Premedical Students' Orientation toward Education: Challenges for the Pipeline into Medical School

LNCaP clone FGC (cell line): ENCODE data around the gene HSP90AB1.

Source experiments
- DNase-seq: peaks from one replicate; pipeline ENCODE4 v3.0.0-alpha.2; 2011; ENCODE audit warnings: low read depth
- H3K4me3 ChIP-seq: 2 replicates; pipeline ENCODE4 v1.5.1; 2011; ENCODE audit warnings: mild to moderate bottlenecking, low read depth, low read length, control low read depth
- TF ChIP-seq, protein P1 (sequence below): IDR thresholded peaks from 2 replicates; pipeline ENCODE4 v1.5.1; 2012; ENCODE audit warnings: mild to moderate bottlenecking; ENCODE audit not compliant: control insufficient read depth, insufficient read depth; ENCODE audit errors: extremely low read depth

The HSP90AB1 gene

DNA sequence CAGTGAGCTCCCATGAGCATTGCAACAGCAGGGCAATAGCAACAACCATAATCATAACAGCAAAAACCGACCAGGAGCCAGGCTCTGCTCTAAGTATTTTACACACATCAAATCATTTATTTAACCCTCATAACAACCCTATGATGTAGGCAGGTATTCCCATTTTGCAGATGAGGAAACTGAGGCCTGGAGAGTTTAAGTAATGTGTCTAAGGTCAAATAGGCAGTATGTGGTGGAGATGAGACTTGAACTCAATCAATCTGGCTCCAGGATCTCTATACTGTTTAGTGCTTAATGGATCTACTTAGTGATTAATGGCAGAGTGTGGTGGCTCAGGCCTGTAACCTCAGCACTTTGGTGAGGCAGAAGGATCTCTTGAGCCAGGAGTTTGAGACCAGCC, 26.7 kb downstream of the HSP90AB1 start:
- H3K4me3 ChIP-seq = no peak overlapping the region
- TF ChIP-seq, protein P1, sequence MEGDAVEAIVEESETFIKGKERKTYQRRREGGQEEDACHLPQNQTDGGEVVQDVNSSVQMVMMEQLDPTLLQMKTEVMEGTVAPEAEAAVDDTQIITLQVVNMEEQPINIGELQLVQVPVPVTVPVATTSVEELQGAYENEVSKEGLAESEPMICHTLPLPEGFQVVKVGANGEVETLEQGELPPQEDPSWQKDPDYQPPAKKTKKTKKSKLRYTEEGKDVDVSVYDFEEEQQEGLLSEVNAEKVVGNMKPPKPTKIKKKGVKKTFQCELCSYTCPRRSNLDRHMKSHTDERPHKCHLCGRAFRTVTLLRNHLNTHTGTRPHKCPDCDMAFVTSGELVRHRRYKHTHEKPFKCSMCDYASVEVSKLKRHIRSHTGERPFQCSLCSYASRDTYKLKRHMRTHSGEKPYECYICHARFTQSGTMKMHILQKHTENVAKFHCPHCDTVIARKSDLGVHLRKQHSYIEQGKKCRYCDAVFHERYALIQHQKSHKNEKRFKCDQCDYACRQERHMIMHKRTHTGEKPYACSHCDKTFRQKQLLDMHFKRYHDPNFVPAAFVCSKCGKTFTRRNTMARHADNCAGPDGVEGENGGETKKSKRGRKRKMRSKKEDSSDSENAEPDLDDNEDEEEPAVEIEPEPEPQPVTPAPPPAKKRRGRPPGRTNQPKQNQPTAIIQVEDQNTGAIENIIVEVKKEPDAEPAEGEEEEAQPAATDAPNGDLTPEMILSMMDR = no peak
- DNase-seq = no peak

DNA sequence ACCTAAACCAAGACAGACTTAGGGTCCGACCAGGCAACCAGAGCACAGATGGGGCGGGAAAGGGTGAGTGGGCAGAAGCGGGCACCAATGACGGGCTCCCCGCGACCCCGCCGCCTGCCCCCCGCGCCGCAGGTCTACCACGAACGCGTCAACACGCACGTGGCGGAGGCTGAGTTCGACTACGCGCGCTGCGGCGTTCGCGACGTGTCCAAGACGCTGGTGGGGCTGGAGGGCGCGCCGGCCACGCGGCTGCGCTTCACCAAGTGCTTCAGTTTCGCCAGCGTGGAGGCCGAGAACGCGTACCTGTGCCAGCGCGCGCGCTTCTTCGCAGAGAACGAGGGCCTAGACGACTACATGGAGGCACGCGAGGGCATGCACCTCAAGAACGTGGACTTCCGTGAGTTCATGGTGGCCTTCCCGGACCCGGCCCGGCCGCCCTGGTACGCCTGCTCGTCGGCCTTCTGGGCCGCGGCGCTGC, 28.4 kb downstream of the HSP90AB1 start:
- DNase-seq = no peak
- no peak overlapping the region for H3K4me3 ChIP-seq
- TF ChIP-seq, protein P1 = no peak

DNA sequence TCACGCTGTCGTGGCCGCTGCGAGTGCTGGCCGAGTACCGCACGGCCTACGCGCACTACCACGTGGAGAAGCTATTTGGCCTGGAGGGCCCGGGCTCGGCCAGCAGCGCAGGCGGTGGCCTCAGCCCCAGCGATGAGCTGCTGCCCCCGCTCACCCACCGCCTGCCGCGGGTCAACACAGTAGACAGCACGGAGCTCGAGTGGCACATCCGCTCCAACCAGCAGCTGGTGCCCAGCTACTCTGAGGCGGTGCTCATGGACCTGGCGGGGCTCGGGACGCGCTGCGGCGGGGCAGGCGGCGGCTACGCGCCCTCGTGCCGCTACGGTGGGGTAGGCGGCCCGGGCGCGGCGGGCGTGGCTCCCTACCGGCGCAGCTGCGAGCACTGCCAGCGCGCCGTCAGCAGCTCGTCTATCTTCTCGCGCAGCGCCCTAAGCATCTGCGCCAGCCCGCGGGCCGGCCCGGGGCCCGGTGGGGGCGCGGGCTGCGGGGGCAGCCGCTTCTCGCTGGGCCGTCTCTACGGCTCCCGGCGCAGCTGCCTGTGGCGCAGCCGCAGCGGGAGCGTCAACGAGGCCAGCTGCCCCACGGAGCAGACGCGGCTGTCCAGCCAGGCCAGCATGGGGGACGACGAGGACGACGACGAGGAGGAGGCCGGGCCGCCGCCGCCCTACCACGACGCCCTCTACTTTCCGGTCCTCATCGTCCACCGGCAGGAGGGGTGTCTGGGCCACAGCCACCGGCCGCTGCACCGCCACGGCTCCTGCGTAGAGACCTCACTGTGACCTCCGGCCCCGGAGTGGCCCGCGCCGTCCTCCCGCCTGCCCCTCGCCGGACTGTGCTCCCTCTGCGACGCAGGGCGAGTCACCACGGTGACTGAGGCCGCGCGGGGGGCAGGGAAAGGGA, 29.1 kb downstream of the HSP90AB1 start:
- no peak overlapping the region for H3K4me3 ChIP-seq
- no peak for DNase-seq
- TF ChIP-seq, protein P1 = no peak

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This longitudinal study examined whether premedical students' educational orientation contributed to their chances of completing a STEM degree. Two different orientations were tested; a narrow one grounded by interests in obtaining status and a more expansive orientation grounded by interests in engaging with a broader set of learning goals and communities. The primary source of data came from the Cooperative Institutional Research Program's 2004 Freshman Survey (TFS) and 2008 College Senior Survey (CSS). The main analyses included 613 students who reported interest in pursuing a medical degree and identified physician as their probable career. The findings indicate that students who identified with a more expansive educational orientation were significantly less likely to persist in a STEM major four years after entering college, even after controlling for relevant student background characteristics and college experiences. Implications for the medical profession are discussed.